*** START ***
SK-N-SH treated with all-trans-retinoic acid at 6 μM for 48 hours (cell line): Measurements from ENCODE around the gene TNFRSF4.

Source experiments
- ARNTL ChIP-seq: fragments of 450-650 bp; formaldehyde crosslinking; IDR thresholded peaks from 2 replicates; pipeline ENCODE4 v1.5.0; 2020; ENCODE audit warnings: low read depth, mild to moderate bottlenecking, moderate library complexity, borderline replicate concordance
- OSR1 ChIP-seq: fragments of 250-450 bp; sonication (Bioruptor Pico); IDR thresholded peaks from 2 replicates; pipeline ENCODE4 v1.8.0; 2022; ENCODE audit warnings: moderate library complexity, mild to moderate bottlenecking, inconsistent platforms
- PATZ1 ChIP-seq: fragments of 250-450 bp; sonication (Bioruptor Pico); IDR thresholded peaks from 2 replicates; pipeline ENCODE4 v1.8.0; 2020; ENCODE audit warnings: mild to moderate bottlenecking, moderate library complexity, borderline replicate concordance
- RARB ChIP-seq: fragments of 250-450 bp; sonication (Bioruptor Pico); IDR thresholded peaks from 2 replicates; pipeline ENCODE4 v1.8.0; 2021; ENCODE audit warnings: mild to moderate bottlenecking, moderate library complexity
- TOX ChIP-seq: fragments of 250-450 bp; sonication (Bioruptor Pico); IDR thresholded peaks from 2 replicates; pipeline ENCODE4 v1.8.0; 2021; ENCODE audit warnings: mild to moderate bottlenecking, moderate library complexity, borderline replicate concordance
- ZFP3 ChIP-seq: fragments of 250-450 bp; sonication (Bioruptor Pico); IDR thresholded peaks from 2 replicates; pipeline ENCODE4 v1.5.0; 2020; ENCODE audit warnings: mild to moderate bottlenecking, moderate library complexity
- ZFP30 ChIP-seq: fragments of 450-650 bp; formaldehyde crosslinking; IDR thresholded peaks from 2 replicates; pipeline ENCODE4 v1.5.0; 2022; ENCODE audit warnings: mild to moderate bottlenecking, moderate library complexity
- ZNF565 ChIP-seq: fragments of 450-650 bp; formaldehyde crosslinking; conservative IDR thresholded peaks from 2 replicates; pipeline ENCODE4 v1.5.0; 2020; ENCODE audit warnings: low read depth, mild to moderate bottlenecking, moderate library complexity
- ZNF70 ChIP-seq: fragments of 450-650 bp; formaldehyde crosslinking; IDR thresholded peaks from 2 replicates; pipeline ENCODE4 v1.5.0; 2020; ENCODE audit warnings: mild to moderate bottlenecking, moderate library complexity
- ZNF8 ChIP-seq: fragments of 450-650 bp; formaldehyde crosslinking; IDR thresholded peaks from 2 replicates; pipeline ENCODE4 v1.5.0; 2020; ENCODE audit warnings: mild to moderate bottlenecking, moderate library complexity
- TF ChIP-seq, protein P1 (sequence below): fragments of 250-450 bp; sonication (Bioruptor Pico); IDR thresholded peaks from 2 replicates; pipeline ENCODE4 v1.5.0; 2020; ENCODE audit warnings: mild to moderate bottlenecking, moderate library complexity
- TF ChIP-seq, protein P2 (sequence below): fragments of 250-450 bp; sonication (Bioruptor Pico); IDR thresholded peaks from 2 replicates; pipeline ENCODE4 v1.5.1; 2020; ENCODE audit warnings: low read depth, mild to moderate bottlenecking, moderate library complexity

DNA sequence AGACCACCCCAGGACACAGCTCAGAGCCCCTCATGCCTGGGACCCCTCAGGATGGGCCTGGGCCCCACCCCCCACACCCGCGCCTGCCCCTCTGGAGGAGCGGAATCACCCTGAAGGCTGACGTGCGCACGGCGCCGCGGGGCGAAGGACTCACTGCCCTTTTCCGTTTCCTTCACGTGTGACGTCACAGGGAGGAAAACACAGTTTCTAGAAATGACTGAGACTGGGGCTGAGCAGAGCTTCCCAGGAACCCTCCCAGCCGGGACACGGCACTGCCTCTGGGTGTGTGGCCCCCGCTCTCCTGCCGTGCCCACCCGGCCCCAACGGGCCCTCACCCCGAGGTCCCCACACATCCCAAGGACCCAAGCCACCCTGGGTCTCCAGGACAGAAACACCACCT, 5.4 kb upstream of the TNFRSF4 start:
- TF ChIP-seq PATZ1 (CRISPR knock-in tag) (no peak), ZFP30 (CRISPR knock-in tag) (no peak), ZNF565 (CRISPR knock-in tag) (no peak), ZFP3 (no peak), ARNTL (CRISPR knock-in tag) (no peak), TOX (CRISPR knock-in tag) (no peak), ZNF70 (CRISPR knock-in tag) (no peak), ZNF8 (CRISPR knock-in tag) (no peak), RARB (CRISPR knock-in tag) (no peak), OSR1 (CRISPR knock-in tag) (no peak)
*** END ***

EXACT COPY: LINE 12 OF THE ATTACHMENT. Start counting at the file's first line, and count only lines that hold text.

- ZNF8 ChIP-seq: fragments of 450-650 bp; formaldehyde crosslinking; IDR thresholded peaks from 2 replicates; pipeline ENCODE4 v1.5.0; 2020; ENCODE audit warnings: mild to moderate bottlenecking, moderate library complexity